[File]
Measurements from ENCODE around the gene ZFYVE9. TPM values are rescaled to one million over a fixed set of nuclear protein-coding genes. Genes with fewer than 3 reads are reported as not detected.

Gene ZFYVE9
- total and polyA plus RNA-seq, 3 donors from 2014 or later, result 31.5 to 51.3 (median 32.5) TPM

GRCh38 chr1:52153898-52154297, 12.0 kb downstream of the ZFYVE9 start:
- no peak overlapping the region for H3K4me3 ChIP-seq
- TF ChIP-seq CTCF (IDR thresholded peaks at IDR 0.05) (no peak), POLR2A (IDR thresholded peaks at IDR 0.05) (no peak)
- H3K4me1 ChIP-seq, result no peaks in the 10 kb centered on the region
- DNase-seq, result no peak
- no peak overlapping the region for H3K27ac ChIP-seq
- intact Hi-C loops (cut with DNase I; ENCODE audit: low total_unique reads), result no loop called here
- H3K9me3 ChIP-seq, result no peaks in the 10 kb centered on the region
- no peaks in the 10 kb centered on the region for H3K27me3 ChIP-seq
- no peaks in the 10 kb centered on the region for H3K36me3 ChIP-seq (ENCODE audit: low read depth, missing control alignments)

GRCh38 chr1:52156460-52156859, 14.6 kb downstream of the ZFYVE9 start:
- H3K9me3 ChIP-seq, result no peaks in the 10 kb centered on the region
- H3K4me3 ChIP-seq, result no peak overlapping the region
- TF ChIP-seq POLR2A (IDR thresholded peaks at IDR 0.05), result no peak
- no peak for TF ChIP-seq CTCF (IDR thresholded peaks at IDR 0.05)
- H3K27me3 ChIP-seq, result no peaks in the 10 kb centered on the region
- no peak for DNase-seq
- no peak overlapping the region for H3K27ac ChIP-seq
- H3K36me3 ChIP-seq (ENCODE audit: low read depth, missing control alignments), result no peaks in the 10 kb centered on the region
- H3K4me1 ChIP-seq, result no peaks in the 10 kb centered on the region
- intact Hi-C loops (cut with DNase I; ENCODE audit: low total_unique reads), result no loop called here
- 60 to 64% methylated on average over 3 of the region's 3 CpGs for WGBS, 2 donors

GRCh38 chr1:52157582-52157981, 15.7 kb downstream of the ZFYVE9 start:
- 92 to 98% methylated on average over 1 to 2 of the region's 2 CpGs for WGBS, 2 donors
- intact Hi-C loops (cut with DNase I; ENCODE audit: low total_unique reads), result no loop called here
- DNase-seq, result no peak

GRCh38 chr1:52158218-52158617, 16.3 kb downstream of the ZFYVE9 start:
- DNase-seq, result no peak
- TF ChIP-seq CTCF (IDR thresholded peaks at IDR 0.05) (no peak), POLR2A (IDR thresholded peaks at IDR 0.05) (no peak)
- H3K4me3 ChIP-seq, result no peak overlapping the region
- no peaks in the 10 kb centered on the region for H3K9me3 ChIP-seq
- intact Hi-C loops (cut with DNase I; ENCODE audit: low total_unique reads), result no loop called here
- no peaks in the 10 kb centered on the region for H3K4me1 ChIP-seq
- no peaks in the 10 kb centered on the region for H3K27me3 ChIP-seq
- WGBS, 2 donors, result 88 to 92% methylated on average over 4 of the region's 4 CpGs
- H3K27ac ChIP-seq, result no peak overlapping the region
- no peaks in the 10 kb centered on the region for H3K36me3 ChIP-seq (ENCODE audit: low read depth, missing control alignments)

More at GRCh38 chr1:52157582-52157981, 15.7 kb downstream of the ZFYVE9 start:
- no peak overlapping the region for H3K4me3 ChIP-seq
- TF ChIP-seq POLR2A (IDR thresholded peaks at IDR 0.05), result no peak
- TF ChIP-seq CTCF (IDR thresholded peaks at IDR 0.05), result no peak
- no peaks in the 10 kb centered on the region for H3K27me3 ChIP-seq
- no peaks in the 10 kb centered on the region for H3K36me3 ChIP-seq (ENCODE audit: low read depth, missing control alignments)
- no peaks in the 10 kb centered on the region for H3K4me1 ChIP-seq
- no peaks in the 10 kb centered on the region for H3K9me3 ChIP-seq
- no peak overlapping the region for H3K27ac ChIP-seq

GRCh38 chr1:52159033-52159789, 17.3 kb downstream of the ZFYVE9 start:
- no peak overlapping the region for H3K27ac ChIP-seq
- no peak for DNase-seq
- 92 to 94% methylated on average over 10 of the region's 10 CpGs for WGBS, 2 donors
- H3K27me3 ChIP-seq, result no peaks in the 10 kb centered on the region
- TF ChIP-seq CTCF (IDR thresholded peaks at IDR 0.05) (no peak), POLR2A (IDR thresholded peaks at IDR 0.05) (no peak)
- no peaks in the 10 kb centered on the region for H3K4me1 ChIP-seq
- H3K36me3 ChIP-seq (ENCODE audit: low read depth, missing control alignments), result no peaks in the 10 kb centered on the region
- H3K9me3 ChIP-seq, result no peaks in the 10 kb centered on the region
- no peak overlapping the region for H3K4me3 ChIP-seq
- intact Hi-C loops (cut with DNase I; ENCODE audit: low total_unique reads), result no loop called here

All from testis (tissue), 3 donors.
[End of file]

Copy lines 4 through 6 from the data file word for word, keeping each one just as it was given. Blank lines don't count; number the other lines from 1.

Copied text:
GRCh38 chr1:52153898-52154297, 12.0 kb downstream of the ZFYVE9 start:
- no peak overlapping the region for H3K4me3 ChIP-seq
- TF ChIP-seq CTCF (IDR thresholded peaks at IDR 0.05) (no peak), POLR2A (IDR thresholded peaks at IDR 0.05) (no peak)